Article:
Give it a go. Be patient and just keep at it. Once you “find it” you won’t be disappointed. So go swim smooth people!

May 062012
 

Last week I posted on different freestyle forms (see TOW April 29-May 5). While there are a variety of styles in freestyle, all should share one common trait – Early Vertical Forearm. Are you like me when you first heard that term? One big “HUH?” It really took me a bit to understand first what they heck the term meant, second, how I was supposed to apply  “EVF”, and third, what the benefit would be to my freestyle.

Early vertical forearm – EVF – is actually simple to describe, and harder to attain. A simplified definition is that when your hand enters the water up front and begins to catch the water, you want your fingertips and forearm – as one unit – to go vertical. Your fingertips need to point down to the pool bottom. But, you want to hinge at the elbow! If you don’t, you are pulling through with your shoulder and not getting enough grab on the water. I like to think of my fingers, wrist and forearm as the main fulcrum in my pull. I bend at the elbow (or pretend my elbow is a hinge) to get that position early in my pull.  That means my elbow stays high all the way through as my hand catches the water and pulls to my hip.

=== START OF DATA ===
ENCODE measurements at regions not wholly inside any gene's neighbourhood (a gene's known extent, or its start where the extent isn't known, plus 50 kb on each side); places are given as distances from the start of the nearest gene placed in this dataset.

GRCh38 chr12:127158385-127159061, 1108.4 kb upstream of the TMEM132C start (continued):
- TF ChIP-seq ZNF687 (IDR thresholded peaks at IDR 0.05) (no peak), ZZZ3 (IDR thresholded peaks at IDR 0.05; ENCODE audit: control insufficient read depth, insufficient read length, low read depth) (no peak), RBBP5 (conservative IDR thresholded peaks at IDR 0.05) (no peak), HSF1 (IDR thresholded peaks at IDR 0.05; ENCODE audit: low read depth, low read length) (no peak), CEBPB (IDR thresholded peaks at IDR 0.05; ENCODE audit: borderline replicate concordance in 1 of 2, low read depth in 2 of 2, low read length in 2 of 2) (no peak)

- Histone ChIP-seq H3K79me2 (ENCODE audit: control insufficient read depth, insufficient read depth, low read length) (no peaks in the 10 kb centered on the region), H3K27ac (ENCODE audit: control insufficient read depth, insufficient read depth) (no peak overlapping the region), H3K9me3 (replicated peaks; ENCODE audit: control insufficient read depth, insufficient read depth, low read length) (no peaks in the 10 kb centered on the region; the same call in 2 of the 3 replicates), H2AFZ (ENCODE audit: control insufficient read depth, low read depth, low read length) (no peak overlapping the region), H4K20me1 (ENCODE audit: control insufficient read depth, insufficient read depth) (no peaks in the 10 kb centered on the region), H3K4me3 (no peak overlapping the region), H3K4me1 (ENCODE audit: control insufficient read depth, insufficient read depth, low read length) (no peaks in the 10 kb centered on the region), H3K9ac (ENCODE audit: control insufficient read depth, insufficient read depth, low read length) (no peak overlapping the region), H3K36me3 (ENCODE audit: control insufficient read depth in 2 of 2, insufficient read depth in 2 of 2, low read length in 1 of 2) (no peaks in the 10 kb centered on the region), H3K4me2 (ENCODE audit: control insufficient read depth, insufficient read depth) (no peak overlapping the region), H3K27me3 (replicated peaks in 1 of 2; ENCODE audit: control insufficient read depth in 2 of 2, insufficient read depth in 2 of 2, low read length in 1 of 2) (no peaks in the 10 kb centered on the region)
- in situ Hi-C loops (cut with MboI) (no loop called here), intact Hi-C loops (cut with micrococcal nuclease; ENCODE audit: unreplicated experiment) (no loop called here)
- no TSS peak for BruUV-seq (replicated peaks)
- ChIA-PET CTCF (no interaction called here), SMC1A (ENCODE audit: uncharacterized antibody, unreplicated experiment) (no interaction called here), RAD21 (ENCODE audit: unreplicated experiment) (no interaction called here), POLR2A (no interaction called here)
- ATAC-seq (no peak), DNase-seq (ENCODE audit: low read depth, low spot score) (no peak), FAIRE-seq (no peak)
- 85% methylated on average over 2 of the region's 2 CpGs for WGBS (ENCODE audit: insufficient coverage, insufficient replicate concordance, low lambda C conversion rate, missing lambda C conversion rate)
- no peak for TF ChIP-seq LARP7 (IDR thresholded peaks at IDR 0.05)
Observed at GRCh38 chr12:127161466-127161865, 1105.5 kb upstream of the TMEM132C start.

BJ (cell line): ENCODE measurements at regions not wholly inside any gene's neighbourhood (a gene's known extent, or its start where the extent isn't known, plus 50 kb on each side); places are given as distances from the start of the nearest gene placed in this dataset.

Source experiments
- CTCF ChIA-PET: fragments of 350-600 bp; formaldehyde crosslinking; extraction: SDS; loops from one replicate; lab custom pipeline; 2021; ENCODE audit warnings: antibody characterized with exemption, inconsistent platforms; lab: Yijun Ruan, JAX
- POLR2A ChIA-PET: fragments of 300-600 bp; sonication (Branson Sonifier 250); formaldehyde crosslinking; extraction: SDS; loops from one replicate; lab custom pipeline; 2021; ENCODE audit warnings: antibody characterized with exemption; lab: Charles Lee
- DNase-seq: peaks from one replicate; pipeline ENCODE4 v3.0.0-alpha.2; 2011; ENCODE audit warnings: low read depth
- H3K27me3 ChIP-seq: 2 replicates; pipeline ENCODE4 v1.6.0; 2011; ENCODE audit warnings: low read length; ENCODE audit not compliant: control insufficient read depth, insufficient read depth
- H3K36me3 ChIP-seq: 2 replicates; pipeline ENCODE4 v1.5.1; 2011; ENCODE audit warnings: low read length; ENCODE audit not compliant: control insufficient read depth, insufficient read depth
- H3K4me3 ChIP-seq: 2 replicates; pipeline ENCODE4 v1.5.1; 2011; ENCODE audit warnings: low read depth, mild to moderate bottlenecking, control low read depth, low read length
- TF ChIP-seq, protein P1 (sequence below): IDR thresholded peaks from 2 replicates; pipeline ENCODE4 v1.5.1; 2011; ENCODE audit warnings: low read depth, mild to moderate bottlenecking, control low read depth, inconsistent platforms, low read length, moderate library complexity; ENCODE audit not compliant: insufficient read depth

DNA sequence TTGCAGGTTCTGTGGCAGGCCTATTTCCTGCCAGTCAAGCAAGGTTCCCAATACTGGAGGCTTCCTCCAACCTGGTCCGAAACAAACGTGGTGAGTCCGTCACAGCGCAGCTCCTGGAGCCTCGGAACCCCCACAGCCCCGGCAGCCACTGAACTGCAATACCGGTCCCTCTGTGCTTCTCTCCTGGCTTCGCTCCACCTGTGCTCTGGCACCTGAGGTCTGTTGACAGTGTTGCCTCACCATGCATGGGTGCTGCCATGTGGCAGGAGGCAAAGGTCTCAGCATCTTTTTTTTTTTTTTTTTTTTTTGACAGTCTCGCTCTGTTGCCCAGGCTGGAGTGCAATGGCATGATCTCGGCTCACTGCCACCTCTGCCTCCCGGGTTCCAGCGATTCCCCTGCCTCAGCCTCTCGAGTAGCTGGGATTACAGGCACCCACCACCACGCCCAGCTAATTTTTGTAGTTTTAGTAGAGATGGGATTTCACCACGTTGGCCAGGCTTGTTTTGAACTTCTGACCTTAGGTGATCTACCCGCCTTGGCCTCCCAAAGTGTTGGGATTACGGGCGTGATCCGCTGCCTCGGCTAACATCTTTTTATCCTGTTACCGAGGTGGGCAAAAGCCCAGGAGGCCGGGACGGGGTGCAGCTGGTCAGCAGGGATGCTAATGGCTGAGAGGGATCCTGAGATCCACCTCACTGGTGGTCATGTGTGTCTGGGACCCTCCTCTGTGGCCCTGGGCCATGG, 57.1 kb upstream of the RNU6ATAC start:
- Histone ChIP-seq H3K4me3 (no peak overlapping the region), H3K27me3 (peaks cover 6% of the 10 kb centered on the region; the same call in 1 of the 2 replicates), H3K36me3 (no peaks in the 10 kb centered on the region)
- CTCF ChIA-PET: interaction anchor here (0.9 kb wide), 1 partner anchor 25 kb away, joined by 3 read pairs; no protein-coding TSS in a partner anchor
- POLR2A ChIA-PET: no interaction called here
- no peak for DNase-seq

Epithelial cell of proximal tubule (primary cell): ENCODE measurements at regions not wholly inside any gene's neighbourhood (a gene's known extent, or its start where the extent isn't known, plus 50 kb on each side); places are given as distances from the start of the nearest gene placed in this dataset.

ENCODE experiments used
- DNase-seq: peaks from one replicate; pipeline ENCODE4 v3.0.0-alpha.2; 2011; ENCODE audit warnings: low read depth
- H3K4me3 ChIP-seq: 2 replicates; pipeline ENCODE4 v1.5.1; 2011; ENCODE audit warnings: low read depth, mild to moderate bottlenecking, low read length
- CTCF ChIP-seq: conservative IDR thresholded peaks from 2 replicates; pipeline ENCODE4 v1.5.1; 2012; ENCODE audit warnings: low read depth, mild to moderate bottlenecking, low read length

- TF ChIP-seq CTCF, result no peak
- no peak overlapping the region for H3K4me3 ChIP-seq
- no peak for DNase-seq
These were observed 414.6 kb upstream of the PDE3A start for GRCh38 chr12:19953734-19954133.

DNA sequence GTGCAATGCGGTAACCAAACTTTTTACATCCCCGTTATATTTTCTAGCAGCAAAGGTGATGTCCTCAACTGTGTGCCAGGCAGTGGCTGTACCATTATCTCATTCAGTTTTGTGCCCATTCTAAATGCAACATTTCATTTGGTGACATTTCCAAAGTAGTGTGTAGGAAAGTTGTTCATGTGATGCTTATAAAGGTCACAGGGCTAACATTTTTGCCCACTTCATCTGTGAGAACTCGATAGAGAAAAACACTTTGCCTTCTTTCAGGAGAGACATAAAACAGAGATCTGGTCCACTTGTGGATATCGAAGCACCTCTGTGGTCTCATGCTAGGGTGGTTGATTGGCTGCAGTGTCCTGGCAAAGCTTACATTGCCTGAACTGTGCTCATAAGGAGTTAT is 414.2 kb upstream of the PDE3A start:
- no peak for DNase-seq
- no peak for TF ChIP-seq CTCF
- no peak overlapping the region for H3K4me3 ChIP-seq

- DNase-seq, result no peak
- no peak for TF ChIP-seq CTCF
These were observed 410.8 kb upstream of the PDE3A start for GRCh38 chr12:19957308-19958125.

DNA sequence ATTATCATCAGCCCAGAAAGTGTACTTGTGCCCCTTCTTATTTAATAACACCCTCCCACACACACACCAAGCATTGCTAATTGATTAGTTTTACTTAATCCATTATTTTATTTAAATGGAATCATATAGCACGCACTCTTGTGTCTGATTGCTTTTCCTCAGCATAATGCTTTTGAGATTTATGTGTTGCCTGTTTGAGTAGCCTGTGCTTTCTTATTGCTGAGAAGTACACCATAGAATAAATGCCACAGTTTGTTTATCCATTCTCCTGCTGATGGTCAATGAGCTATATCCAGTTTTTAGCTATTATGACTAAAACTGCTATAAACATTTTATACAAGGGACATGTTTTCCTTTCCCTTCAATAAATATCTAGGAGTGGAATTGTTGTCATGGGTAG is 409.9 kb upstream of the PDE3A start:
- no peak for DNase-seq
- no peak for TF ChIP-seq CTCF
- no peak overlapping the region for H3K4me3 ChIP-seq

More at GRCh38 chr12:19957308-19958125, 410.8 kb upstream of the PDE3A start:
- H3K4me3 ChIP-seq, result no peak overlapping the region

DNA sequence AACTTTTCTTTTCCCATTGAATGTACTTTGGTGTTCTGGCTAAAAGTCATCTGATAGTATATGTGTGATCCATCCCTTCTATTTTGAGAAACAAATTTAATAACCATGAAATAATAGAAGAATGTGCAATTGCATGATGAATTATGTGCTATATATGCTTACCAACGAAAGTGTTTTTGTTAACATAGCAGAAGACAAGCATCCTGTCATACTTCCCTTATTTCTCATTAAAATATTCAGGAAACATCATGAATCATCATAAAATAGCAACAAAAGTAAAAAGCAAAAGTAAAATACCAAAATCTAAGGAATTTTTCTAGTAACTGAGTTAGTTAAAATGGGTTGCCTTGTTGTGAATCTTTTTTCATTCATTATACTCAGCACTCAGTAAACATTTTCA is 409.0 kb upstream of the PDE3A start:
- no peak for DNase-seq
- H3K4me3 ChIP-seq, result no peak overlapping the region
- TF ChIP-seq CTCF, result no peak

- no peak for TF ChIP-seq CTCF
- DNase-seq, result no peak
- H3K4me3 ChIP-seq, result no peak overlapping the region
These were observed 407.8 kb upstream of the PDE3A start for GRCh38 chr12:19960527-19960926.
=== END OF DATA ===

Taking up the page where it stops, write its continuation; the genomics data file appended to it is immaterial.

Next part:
How do you know when you have achieved it? Well, ideally, with someone watching from underwater. Even so, you can feel the difference. When using EVF, I feel the use of my lats and the shoulder muscles near my arm pit. It feels as if I am vaulting over a barrel and my stroke definitely feels more powerful. I am able to cut my stroke count down by 1-2 strokes per lap when I do EVF properly. So there is your benefit! You will be more efficient in the water, taking less strokes per lap. That means it is good for all levels of swimmers – fitness, triathletes or pool competitors. An added benefit? Employ the proper muscles in your freestyle pull and you have a lot better chance of avoiding some serious shoulder injuries.